1. I enjoyed “Better Off” although I was oddly surprised by the seemingly arbitrary point at which the Amish/Mennonites draw the line between acceptable and unacceptable technology – I was really surprised to learn that they make use of a fair amount of gas/kerosene powered tools. Anyhow, the author certainly isn’t a feminist, so I’ll be curious to hear if he rankles your feathers or not.

    I had a day of ups and downs. Kitty isn’t doing well, but I got him stabilized enough to go for a 2 hour bike ride with CatMan this afternoon which helped my stress levels tremendously.

    • I’m sorry, I was hoping Kitty was doing better now, do you know what’s wrong?

      I finished “Better Off” last night and found it really wasn’t what I thought it was going to be. It was more about the Amish/Mennonites than what I thought would be a book about how he and his wife lived without technology. I have lived around both sects most of my life, having enjoyed Pig Roasts with the Amish and today shop at Mennonite stores for my bulk and produce frequently. I was well aware of how they find ways to get around the limits of their beliefs.

      I tried to read with an open mind on the issue of feminism, and I guess it came down to accepting that to live with the “Minimites” they had to accept the roles they did. Here, the Amish and Mennonite groups will hire people to drive them around, or pick up people from the bus stop who are visiting for weddings and such. As a woman, if I wanted the job of driving them, I would have to wear a long skirt, no pants, or I couldn’t have the job.

      I would say the best part of the book for me was the last two chapters where Eric Brende shared what came out of his experience. It was interesting to see how he found a way of life that worked for him. My one question through the book was how he was paying for his college loans as I know you must start to pay them back after 6 months.

      • Well, kitty is having a better day today, but still has to go into the vet tomorrow for an ultrasound/biopsy to rule out cancer. I’m keeping my fingers crossed that today’s improvement is a sign of things to come.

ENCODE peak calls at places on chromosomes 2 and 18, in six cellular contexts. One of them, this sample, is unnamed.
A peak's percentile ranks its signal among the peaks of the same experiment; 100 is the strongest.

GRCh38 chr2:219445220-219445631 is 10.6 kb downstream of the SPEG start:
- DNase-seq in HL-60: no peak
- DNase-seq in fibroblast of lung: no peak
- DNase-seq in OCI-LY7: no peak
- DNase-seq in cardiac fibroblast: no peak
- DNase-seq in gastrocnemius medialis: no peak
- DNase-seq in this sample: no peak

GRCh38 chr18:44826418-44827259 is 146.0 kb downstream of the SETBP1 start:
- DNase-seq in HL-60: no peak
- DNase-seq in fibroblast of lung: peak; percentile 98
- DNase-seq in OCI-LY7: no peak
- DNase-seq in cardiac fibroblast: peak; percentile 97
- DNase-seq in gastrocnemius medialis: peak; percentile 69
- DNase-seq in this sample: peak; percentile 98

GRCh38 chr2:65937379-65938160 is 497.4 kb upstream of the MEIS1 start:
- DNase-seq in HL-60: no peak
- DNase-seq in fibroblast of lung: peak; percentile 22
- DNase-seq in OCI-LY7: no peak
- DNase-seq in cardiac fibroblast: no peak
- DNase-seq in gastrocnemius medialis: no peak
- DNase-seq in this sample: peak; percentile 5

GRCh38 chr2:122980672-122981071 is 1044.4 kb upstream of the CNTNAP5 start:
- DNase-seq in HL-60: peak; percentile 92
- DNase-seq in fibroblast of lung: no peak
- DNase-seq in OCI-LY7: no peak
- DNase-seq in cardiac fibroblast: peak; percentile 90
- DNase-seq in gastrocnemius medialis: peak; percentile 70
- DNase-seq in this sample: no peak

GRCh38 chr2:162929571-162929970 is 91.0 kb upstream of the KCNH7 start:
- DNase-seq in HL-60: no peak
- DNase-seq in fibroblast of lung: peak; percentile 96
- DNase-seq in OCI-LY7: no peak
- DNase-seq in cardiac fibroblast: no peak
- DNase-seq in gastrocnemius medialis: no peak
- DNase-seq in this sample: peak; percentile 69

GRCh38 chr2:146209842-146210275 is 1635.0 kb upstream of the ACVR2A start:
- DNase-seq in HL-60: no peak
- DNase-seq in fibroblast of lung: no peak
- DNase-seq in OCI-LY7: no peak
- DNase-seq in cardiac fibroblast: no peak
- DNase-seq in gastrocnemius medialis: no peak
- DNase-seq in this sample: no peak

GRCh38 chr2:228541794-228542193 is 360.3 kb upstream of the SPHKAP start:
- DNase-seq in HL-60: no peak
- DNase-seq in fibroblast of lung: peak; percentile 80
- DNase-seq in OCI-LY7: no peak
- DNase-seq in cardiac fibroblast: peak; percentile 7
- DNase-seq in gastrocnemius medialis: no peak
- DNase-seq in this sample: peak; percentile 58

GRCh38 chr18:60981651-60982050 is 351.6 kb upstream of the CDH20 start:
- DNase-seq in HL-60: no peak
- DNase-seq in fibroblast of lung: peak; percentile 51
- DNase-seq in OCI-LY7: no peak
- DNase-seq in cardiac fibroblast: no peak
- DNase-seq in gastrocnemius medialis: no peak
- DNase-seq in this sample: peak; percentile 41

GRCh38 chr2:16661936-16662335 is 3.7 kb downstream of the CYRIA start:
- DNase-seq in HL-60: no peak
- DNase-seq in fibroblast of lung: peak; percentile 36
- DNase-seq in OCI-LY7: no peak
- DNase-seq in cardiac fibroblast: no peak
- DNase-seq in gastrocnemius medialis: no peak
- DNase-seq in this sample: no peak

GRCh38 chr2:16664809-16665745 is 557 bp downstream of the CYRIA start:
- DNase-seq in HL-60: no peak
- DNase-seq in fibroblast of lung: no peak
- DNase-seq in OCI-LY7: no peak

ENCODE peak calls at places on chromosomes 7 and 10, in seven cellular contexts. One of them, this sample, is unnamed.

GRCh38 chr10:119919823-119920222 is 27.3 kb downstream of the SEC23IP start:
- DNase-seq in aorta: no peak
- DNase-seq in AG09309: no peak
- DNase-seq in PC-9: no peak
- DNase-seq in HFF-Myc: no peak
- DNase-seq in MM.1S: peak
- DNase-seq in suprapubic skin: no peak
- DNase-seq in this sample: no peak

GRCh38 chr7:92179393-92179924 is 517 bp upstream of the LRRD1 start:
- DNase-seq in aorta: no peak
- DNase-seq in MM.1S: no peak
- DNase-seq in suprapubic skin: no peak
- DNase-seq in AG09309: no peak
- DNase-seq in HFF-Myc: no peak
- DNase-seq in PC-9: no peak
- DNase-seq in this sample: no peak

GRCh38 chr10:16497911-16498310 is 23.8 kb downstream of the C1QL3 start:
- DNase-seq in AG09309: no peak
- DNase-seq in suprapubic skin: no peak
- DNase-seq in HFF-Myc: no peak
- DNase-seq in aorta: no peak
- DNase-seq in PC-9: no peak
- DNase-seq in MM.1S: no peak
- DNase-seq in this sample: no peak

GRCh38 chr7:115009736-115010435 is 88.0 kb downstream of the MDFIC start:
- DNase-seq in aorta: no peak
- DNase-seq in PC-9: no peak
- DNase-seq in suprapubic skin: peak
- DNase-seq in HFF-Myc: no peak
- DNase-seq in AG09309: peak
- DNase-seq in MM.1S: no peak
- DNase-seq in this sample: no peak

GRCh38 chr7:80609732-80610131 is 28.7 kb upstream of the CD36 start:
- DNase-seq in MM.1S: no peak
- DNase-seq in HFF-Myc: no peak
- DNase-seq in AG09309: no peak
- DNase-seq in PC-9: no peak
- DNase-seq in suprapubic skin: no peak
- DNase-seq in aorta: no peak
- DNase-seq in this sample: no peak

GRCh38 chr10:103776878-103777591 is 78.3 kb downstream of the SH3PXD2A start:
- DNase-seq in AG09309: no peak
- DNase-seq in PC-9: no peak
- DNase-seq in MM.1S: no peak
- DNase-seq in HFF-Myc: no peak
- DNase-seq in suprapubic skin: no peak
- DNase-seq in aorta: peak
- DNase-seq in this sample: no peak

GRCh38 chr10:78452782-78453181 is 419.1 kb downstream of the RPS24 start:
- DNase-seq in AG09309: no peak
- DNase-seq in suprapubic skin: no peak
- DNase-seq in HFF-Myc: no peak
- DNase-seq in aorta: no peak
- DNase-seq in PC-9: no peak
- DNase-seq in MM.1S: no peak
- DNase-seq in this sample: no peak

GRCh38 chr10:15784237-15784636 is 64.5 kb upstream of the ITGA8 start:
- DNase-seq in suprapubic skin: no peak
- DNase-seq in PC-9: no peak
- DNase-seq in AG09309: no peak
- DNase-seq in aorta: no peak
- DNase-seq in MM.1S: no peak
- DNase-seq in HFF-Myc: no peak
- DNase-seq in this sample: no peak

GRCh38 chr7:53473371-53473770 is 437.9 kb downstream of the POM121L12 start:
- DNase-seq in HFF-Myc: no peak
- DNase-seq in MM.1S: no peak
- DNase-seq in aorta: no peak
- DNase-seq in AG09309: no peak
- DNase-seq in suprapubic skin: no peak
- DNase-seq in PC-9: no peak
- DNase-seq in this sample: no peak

In terms of the book, I have to agree that while it was interesting to see how the “Minimites” lived, it didn’t really give one a sense of how to incorporate those ideas into the modern world. I never thought about the college loans, maybe his family is just fabulously rich? The part that irked me was the bit about driving without insurance which I considered to be completely irresponsible.

        Anyhow, I think it’s sort of bizarre that the Amish will hire people to drive them around – seems to be missing the point a bit! :-)

        • I’m glad kitty is having a better day, let me know what the outcome of the tests are I’ll be keeping my fingers crossed for her.

          so I’m the only one who wondered about those college loans? Goes to show that being the only earner in a family makes you think about where the money will come from in time to avoid those late fees :-)

          I always wondered why they adhere so strongly to their “values” then find ways to skirt them. they even have an exemption from school. The kids only go until 8th grade when they return home to “finish their education” by their families who teach them carpentry and other skills needed to live their way. Oh and to drive them around…a few years ago the government’s attention was drawn to the fact people can make money that way, so now you have to claim it on your taxes!